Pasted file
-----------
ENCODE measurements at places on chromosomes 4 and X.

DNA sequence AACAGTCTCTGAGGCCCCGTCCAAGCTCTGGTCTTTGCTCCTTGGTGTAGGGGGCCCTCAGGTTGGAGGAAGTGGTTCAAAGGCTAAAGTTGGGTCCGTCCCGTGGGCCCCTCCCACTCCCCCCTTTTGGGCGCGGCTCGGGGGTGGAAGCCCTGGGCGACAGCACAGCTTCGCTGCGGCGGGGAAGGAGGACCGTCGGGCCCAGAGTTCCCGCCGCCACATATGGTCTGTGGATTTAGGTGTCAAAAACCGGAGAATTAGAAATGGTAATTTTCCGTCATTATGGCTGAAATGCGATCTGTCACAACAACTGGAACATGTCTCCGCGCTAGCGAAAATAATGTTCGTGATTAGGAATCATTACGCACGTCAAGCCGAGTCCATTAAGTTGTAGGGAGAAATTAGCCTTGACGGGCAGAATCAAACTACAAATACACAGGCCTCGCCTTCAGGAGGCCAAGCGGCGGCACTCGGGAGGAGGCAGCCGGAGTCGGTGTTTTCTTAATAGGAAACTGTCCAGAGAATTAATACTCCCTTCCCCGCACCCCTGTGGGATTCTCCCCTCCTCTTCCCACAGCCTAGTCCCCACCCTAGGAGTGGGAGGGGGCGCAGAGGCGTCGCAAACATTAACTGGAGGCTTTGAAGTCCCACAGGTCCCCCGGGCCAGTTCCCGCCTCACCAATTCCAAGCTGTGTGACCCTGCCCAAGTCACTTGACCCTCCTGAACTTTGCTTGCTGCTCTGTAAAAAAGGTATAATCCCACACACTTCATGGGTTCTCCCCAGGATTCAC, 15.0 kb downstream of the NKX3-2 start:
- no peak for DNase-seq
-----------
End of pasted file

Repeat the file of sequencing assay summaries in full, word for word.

ENCODE measurements at places on chromosomes 4 and X.

DNA sequence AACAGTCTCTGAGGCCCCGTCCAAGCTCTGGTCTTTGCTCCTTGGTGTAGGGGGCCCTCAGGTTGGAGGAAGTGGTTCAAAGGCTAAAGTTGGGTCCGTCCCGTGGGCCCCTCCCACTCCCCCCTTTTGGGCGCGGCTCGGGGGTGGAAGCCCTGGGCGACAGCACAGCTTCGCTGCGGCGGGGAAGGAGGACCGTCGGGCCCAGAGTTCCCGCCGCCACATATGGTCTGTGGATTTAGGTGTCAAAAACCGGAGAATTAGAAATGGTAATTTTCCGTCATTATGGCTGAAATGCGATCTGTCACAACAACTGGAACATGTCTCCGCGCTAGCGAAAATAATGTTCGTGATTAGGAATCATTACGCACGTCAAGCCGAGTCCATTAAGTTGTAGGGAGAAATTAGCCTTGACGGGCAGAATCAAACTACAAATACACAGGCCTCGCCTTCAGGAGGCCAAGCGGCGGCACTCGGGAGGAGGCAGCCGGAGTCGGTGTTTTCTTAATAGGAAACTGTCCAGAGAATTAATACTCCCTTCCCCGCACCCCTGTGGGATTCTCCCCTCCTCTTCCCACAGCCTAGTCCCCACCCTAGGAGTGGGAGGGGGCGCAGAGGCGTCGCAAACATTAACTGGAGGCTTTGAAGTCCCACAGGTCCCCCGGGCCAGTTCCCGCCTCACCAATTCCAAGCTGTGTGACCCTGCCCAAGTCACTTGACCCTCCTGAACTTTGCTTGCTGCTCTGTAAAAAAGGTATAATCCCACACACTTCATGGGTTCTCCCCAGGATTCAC, 15.0 kb downstream of the NKX3-2 start:
- no peak for DNase-seq